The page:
[dropcap size=small]I[/dropcap]t is rather difficult to pinpoint what makes dining at Hashida Sushi such an exceptional experience. It may be the gorgeous cypress wood sushi counter and bespoke Japanese furniture that set the tone for an understated yet luxurious meal. Or perhaps it is the draw of family tradition being handed down from father to son: Chef-owner Kenjiro “Hatch” Hashida trained in Tokyo under his father, Tokio Hashida, a renowned sushi chef, for over 20 years, and they have a prized soya-based sushi sauce that is based on a family recipe that’s over 135 years old.
Certainly, our chef for the evening, Hokkaido native Yuji Sato, and the lovely service staff have an indispensable part to play. Despite the restaurant being full this night and some patrons getting a little rowdy, the chef remains a picture of calm and poise. It is a joy watching him work – his knife glides and dances across the counter, slicing the seafood with grace and precision. Service is polished, unobtrusive and earnest; our teacups are always full and empty plates disappear as if by magic.
(RELATED: What does a day in Hashida’s life look like?)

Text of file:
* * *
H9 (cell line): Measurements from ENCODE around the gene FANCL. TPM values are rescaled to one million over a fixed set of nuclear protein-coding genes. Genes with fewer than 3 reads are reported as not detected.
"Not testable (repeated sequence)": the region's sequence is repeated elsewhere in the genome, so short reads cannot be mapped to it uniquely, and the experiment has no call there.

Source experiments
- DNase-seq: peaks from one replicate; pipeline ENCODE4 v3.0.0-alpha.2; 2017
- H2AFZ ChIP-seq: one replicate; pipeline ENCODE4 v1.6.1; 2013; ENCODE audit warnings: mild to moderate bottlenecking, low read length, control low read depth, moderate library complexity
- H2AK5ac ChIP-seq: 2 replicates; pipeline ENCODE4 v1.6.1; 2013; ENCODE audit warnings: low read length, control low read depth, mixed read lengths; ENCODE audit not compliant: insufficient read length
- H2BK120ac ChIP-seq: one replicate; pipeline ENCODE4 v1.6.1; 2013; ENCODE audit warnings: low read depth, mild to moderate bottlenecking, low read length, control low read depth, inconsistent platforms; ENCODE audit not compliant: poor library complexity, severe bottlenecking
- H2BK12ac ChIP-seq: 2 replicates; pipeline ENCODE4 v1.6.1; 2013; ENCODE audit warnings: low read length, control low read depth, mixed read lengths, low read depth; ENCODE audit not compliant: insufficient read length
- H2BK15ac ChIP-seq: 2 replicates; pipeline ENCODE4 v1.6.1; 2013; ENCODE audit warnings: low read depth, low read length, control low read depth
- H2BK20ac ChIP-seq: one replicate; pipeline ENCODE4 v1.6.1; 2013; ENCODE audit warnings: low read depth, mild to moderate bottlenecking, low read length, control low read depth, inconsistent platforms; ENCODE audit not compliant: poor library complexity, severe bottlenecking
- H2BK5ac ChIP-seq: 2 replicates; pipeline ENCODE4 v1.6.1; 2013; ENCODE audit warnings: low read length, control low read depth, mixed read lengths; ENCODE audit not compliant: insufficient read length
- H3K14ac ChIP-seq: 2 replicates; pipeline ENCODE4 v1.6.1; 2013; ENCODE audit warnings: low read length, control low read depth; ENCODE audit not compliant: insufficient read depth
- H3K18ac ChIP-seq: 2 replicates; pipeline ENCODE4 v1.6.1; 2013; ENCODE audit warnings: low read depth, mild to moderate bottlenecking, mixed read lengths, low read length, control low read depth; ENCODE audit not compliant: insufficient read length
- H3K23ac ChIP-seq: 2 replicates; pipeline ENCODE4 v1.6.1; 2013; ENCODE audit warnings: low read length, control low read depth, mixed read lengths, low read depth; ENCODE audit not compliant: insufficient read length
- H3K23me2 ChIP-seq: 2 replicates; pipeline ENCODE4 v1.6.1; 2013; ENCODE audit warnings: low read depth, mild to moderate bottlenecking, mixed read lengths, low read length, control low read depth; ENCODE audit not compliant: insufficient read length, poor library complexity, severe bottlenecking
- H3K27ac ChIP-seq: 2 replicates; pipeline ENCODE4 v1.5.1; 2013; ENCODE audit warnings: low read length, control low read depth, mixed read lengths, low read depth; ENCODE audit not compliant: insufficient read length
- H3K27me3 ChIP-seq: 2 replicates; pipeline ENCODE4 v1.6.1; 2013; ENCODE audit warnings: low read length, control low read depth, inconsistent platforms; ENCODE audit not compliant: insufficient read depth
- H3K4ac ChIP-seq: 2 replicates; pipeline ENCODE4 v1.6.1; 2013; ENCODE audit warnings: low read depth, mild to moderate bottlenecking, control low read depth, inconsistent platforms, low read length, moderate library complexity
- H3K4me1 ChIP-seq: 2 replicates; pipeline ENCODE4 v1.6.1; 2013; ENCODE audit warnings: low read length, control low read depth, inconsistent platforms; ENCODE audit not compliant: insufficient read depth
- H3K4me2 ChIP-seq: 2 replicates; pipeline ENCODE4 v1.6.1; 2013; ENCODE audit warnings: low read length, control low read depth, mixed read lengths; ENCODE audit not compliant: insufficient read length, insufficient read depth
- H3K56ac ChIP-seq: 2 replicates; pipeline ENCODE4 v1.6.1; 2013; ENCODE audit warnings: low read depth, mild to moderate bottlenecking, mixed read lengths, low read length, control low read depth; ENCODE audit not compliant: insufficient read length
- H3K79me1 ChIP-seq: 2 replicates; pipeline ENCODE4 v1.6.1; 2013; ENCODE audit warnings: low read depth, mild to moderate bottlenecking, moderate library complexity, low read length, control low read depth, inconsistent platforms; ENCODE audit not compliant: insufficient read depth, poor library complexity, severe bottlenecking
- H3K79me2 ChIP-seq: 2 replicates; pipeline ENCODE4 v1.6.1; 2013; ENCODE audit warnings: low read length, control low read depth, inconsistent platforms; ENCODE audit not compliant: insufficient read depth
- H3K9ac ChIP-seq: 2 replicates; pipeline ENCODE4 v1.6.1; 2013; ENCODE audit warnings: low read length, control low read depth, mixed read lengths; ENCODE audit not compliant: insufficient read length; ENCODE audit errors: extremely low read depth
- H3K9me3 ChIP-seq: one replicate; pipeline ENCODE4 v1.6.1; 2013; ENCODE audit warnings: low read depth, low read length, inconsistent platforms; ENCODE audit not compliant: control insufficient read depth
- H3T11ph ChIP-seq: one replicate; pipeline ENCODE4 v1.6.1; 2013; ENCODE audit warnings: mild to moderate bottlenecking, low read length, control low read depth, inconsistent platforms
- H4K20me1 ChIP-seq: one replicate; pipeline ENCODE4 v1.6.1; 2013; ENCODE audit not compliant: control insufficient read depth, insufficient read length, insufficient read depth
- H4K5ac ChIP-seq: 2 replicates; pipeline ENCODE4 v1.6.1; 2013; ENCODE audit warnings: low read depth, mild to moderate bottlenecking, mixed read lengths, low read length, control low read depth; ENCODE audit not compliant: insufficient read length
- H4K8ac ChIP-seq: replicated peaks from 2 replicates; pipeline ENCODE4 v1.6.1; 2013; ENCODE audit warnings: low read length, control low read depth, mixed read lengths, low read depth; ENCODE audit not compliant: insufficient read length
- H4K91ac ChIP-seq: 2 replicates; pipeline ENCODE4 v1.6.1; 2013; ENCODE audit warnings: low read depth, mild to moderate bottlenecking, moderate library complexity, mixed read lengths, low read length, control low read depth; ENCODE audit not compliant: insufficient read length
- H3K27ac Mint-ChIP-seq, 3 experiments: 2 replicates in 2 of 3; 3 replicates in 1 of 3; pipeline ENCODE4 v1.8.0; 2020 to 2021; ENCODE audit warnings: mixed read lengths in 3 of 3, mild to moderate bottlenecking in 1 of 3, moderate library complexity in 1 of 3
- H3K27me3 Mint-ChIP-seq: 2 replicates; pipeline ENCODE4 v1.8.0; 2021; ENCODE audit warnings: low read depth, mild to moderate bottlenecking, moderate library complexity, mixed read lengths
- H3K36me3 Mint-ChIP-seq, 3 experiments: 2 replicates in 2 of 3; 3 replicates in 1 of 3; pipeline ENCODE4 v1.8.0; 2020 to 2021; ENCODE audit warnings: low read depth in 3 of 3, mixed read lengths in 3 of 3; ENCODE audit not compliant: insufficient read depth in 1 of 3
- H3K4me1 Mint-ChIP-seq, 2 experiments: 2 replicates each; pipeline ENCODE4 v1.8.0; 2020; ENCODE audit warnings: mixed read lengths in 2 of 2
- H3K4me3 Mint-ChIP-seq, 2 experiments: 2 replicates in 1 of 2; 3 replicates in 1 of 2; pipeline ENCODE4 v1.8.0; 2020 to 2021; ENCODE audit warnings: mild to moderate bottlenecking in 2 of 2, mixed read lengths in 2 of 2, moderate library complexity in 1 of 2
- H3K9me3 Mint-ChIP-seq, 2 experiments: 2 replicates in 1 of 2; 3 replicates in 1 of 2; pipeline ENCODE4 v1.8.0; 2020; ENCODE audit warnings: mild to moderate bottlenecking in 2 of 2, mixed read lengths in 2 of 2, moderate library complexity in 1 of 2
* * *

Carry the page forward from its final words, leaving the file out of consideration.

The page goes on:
As with most fine sushi establishments, the menu at Hashida Sushi echoes the seasons. Fleshy Japanese crabs may grace your plate during winter, and, come spring, you may be presented with orange- fleshed sakura masu (cherry trout). Signature dishes at Hashida – such as the delicate cubes of ankimo (monkfish liver) encrusted with a thin shell of caramelised sugar, served with crunchy bamboo shoots and a juicy hamaguri clam slathered in a golden-coloured yuzu miso sauce – are enjoyable.
But it is the sushi that hits home this evening. Unlike some establishments, which favour more robustly seasoned sushi rice, the plump grains here have only hints of vinegar to allow the flavours of the neta (sushi topping) to shine.
Fresh squid, blanketing a sliver of sea urchin, can be flavoured with rice salt for a pleasant surprise. You may also be charmed by the full-flavoured maguro aged for 20 days and marinated in one of many specially concocted sauces for five minutes before it is served. Then come the smokey torched surf clam, and meaty saba (mackerel) – each mouthful more mesmerising than the last.
The rich and creamy uni and ikura rice bowl and signature otoro sushi, carved right in front of us from a magnificent slab of tuna, signal the end of the meal. As we savour our dessert of Japanese melon and strawberries, we cannot help but wonder when we should return.